Cropmark Direct, LLC v. Mark Urbanczyk, Marvin Sparks and Agrarian Management, Inc.--Appeal from 100th District Court of Carson County (majority)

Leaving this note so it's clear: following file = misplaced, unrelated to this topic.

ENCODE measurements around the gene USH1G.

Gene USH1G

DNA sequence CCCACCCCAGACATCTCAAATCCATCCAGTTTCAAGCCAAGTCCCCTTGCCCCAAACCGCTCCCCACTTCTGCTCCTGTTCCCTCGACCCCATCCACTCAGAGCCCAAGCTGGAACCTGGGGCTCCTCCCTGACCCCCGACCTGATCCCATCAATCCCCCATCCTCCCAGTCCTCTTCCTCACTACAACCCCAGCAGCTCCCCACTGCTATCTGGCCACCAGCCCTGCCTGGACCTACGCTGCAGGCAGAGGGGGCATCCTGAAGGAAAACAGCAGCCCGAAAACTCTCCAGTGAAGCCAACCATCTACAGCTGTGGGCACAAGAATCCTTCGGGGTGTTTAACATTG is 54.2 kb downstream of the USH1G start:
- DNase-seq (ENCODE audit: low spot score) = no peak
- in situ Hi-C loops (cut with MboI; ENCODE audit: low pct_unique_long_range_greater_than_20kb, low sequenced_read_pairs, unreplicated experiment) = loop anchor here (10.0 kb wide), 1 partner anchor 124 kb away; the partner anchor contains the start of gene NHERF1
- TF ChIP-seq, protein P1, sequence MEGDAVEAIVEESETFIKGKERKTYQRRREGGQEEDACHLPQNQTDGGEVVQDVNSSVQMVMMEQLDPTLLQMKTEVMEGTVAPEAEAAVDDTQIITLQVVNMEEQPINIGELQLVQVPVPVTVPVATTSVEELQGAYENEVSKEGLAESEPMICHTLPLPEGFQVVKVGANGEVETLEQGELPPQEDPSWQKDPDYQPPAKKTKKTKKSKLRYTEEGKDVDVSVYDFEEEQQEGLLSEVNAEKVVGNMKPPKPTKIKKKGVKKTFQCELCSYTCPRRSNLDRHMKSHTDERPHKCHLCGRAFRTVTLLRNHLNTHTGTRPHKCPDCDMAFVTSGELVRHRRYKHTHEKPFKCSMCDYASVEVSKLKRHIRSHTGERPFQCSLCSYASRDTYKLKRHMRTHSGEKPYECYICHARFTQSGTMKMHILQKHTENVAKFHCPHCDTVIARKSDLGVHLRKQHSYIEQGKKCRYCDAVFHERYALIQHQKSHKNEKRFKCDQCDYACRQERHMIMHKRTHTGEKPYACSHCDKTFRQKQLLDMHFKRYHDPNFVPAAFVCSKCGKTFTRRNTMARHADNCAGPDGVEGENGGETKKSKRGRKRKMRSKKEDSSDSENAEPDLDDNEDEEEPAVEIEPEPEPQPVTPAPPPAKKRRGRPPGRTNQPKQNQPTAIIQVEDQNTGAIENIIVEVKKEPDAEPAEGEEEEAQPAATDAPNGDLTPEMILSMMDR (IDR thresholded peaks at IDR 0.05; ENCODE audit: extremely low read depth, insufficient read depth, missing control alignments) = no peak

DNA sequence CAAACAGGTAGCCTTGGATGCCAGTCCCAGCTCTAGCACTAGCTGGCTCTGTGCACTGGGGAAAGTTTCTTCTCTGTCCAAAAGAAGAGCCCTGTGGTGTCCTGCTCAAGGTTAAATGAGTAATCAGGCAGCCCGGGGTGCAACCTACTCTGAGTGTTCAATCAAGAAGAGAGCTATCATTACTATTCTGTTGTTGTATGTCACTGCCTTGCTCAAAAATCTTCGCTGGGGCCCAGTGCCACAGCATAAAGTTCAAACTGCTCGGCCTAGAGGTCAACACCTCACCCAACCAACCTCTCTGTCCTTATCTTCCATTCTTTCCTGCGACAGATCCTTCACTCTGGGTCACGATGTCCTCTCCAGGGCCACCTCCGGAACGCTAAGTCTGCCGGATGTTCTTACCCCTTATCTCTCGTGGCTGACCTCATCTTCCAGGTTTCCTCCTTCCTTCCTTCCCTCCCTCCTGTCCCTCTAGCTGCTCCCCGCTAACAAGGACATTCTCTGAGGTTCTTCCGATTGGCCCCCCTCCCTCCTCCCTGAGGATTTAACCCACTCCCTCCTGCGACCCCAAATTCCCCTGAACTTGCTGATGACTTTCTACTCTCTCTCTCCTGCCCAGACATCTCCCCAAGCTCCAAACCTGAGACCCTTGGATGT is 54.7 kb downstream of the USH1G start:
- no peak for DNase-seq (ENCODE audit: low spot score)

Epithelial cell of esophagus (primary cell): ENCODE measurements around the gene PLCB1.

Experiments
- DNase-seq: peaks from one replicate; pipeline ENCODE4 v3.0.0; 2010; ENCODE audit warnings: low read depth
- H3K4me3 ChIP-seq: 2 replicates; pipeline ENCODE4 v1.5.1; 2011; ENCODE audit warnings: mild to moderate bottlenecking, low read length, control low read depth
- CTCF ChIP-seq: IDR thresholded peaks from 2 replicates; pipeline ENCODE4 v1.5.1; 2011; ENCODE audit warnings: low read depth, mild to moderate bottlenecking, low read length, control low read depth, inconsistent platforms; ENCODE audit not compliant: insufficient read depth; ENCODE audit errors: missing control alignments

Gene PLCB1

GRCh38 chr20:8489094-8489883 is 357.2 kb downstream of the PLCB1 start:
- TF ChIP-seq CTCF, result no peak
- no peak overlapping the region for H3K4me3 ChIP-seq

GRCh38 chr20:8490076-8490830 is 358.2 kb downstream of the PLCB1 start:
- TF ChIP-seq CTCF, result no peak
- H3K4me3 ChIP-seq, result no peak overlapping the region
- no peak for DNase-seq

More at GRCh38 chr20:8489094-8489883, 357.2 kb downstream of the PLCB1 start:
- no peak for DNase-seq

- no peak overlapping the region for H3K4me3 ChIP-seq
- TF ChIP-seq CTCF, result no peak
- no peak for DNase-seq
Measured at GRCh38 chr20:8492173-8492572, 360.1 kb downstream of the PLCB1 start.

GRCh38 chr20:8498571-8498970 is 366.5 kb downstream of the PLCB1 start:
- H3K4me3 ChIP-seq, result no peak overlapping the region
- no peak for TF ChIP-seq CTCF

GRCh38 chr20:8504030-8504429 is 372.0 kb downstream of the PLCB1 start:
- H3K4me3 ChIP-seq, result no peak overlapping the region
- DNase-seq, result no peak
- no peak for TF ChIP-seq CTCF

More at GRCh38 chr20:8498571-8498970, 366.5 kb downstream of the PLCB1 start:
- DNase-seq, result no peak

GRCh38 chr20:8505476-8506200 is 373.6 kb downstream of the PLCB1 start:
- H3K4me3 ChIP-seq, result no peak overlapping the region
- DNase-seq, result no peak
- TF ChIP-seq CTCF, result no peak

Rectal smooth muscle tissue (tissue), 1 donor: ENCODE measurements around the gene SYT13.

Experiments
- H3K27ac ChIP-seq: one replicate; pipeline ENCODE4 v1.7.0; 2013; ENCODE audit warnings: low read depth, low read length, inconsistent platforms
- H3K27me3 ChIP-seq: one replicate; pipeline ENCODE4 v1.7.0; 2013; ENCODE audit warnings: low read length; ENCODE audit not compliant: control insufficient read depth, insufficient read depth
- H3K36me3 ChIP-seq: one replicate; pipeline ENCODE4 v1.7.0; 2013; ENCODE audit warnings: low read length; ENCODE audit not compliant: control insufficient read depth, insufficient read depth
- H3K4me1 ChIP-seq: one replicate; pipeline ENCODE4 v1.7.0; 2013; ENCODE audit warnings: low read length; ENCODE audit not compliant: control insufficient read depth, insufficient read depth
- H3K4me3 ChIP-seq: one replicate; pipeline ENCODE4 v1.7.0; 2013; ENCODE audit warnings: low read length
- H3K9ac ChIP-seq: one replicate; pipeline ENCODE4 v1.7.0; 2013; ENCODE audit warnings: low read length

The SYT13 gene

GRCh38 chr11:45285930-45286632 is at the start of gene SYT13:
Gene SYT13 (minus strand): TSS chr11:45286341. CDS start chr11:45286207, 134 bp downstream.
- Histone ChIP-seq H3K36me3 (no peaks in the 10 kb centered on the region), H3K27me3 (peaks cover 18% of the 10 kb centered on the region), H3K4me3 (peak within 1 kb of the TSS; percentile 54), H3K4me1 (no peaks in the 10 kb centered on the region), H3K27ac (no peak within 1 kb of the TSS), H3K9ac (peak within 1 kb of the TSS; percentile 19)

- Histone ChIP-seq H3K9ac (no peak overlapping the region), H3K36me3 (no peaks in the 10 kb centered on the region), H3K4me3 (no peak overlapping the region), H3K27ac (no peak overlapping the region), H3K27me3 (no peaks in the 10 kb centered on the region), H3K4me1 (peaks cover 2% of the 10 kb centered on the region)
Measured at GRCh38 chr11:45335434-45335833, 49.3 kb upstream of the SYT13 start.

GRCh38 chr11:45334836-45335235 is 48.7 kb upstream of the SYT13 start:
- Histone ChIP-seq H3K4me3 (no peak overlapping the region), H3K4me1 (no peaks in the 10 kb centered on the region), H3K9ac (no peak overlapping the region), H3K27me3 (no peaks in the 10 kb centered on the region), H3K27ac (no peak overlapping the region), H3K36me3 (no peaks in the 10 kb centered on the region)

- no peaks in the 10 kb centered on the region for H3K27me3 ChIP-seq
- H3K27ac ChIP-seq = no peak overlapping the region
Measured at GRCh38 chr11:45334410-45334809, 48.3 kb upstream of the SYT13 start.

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NO. 07-11-0426-CV IN THE COURT OF APPEALS FOR THE SEVENTH DISTRICT OF TEXAS AT AMARILLO PANEL C JUNE 7, 2012 _____________________________ CROPMARK DIRECT, LLC, Appellant v. MARK URBANCZYK, MARVIN SPARKS AND AGRARIAN MANAGEMENT, INC., Appellees _____________________________ FROM THE 100TH DISTRICT COURT OF CARSON COUNTY; NO. 10713; HONORABLE STUART MESSER, PRESIDING _____________________________ Opinion _____________________________ Before QUINN, C.J., and HANCOCK and PIRTLE, JJ. This appeal involves the denial of a motion to compel arbitration. The request was made per clauses appearing in marketing contracts between CropMark Direct, LLC, and Mark Urbanczyk, Marvin Sparks, and Agrarian Management, Inc. (collectively referred to as Urbanczyk). The trial court denied the motion after determining that the contractual right in question had been waived. We affirm the order. Background The contracts at issue were executed in 2008 and granted CropMark an option to buy cotton grown by Urbanczyk. In 2010, a dispute arose between the parties when Urbanczyk purportedly decided to sell a portion of his crop to someone other than CropMark. The latter filed suit on January 5, 2011, sought and received temporary injunctive relief, filed two notices to produce documents on January 28, 2011, agreed to Urbanczyk s January 27, 2011 motion to transfer venue of the suit from Lubbock County to Carson County, requested Urbanczyk to submit to arbitration via a telephone call between respective legal counsel on February 1, 2011, was told during the same call that he would most likely not agree to arbitration, and sent a letter dated February 3, 2011, requesting arbitration. Urbanczyk expressly refused that request. CropMark s motion to compel arbitration was filed on July 7, 2011, and heard on August 2, 2011. The trial court denied it on September 22, 2011, because the movant had substantially invoked the judicial process to the prejudicial detriment of [Urbanczyk] and . . . waived its right to invoke the arbitration clause. The finding of waiver was based upon CropMark 1) requesting a jury trial though the contract did not permit that, 2) engag[ing] in discovery not contemplated by the arbitration rules of the Texas Cotton Association, and 3) failing to initiate arbitration procedures despite its chief operating officer being presumably familiar with the rules of the Texas Cotton Association. CropMark appealed the decision.1 1 A party may perfect an interlocutory appeal from an order denying arbitration. TEX. CIV. PRAC. & REM. CODE ANN. § 171.098(a)(1) (West 2011). 2 Law Parties may contract to resolve their differences through arbitration. See TEX. CIV. PRAC. & REM. CODE ANN. § 171.001(a) (West 2011) (stating that a written agreement to arbitrate is valid and enforceable if the agreement is to arbitrate a controversy existing at the time of the agreement or arising after the date of the agreement). In fact, arbitration is a creature of contract. See In re Palm Harbor Homes, Inc., 129 S.W.3d 636, 642-43 (Tex. App. Houston [1st Dist.] 2003, no pet.) (stating that in deciding whether a valid agreement to arbitrate exists, under either the Federal Arbitration Act or the Texas Arbitration Statute, we must apply applicable state contract law ). So, rules applicable to interpreting and enforcing contracts determine the propriety of arbitration per the terms of the particular contract. Id. And, like most every obligation imposed by a contract, that mandating arbitration can be waived. Perry Homes, Inc. v. Cull, 258 S.W.3d 580, 593 (Tex. 2008). Next, waiver has historically been defined as the intentional relinquishment of a known right. In re Universal Underwriters of Texas Ins. Co., 345 S.W.3d 404, 407 (Tex. 2011). And, one may so relinquish a right either expressly or impliedly. Okorafor v. Uncle Sam & Associates, Inc., 295 S.W.3d 27, 39 (Tex. App. Houston [1st Dist.] 2009, pet. denied). The former occurs when the party or parties expressly agree to forego its benefits, for instance. Id. The latter normally arises from conduct revealing the requisite intent to forego the right. WTG Gas Processing, L.P. v. ConocoPhillips Co., 309 S.W.3d 635, 648 (Tex. App. Houston [14th Dist.] 2010, pet. denied). Neither party suggests that CropMark expressly waived the contractual right to have the dispute at issue resolved through arbitration. Rather, CropMark purportedly 3 did so by implication, i.e., its conduct. So, we now focus on whether CropMark engaged in conduct from which one can reasonably deduce waiver and find the recent Texas Supreme Court opinion in Perry Homes, Inc. v. Cull particularly informative. In Perry Homes, the court was also faced with the question of arbitration and waiver. And, like the argument here, the purported waiver also arose from one party engaging in litigation before demanding arbitration. Before concluding that Cull had indeed waived arbitration, the court made several observations. First, we were told that there exists a strong presumption against waiver. Perry Homes, Inc. v. Cull, 258 S.W.3d at 584. Furthermore, rebutting that presumption is a weighty endeavor for the hurdle is a high one. Id. at 589-90. Third, when waiver is implied, as opposed to express, the conduct purportedly giving rise to it must be unequivocal. Id. at 593. The court also acknowledged that substantially invoking the judicial process to the other party's detriment or prejudice has been held to result in waiver. Id. at 589-90. Next, because there exists no bright-line rule, each dispute must be decided on a case-bycase approach based upon the totality of the circumstances. Id at 591-92. Sixth, pertinent circumstances include but are not necessarily limited to such indicia as when the movant knew of the arbitration clause, the amount of discovery undertaken, who initiated the discovery, whether that discovery related to the underlying merits of the dispute, whether the discovery would be useful in arbitration, and whether the movant sought judgment on the merits. Id. Other relevant indicia include whether the party seeking arbitration initiated the lawsuit; the amount of time that lapsed before arbitration was sought; the amount of pretrial activity in general that related to the merits of the underlying claims as opposed 4 to the preparation for arbitration; the amount of time spent and expense incurred while prosecuting or defending the suit; whether the movant sought or opposed arbitration earlier in the case; whether the movant filed affirmative claims or dispositive motions; whether any activity undertaken during the litigation would be duplicated in arbitration; and the date of trial. Id. at 591. Frankly, the list of indicia worthy of assessment can be endless. But, whatever those indicia may be in a particular case, their cumulative impact must evince the requisite intent to waive. And, whether they arise to such a level is a question of law that we address de novo, according to Perry Homes. Id. at 598. Application of Law CropMark initiated suit and sought temporary injunctive relief. Statute allows a party to obtain temporary injunctive relief preventing the destruction of all or an essential part of the subject matter to be arbitrated. 171.086(a)(3)(A) (West 2011). TEX. CIV. PRAC. & REM. CODE ANN. § Thus, CropMark s filing of a suit and seeking a temporary restraining order and preliminary injunction barring Urbanczyk from disposing of the cotton bales remaining within his control fell short of being unequivocal conduct indicating a desire to forego arbitration. Yet, it said nothing, in its pleadings, of arbitration or the contractual duty imposed upon it to arbitrate. Instead, it prayed for a judicial declaration of its rights under the contracts, a judgment mandating the specific performance of the contracts and, in the alternative, an award of damages. Next, the topic of arbitration was broached by CropMark and rejected by Urbanczyk within a month after litigation began. However, about six months passed (from the day of suit) before CropMark moved for an order compelling arbitration. 5 During the aforementioned six months, CropMark engaged in discovery. The latter consisted of noticing third parties to produce documents, obtaining subpoenas to compel the production of those documents, and serving interrogatories and requests for admissions upon one or more of the defendants. While CropMark suggests that the scope of that discovery does not appear of record, its corporate representative testified that the information we were looking for we would need for arbitration. To that comment, we add the nature of the documents sought via the notices to produce served on the third parties. It encompassed acreage reporting forms, yield reports, production histories and the like pertaining to farms operated by Urbanczyk over the last several years. Gathering such information would no doubt help CropMark to calculate the amount of cotton produced by Urbanczyk, which, in turn, would help CropMark determine the amount of cotton or damages to which it was purportedly entitled. And, when considered together, this evidence permits one to reasonably deduce that that discovery was undertaken not to assist in the determination of whether the claims were subject to arbitration, but rather to assist in the resolution of the dispute itself.2 See In re Houston Pipeline Co., 311 S.W.3d 449, 451 (Tex. 2009) (noting that the type of discovery that a trial court could order under arbitration provisions of the Texas Civil Practice and Remedies Code before arbitration was discovery relevant to whether the issues were subject to arbitration and not to the merits of those issues). It further appears that several of the discovery mechanisms utilized were not available through the arbitration process. For instance, arbitrators may mandate the attendance of witnesses and the production of books, records, documents and other 2 Indeed, no one contends that there existed any dispute as to whether the allegations of misconduct mentioned in CropMark s pleadings were encompassed by the arbitration clause. 6 evidence per the Texas Cotton Association s arbitration rules. But, those very same rules say nothing about the use of written interrogatories or requests for admission as a means of gathering evidence. Once suit was filed, those means of discovery became available to CropMark via the Texas Rules of Civil Procedure, and it utilized them. Next, we observe that CropMark demanded a jury trial. Yet, resolving the dispute between it and Urbanczyk in that manner was expressly waived in the contracts. Moreover, asking that a jury address and dispose of the controversy is rather antithetical to the concept of arbitration and one s alleged desire to invoke that process. But most problematic, or telling, is the last indicia we consider. As previously mentioned, CropMark waited about six months to ask the trial court to compel arbitration. That alone would not necessarily result in waiver since longer delays have not. See In re AIU Ins. Co., 148 S.W.3d 109, 121 (Tex. 2004). But, there is more here. Again, both CropMark and Urbanczyk agreed to settle differences solely via binding arbitration provided by the Texas Cotton Association. Arbitration provided by the Association called for the proceeding to be initiated within a certain time period. That is, the arbitration rules implemented by the Association specified a deadline by which arbitration had to be commenced. If the proceeding involved a member and non- member of the Association and was being conducted pursuant to court order, the complaint had to be filed by either or both parties within 30 days of issuance of [the] court order. If the proceeding did not involve a member and non-member, the original complaint . . . [had to] be filed within 90 days after the expiration date for performance of the contract or contracts involved. The former time period was inapplicable here because neither CropMark nor Urbanczyk were members of the Association; CropMark 7 conceded as much at the hearing upon its motion to compel arbitration. That left the 90-day deadline as the time within which CropMark had to act. And when asked if CropMark complied with the provision, its chief operating officer testified that it had not. So, by its own inaction, CropMark precluded itself from arbitrating as provided by the Texas Cotton Association. Admittedly, Urbanczyk rebuffed CropMark s early requests to submit to arbitration. Yet, his stance did not impede CropMark from arbitrating. The rules of the Texas Cotton Association allowed the arbitration committee to proceed ex parte or without the objecting party. They also specified that the outcome would be binding on both parties to the controversy even though one did not participate. Consequently, CropMark could have begun arbitration within the applicable time limit irrespective of Urbanczyk s refusal to cooperate. In sum, we have reviewed the totality of circumstances appearing of record, as required by Perry Homes. While some of those indicia alone would not necessarily compel a finding of waiver, their collective weight favors a different outcome. This is especially so given CropMark s failure to comply with pertinent arbitration deadlines. Urbanczyk can hardly be told to journey down a road that has been closed by inaction and the passage of time. Consequently, we hold that CropMark waived or relinquished its opportunity to arbitrate and that the trial court did not err in denying the motion to compel same. The order denying the motion to compel arbitration is affirmed. Brian Quinn Chief Justice 8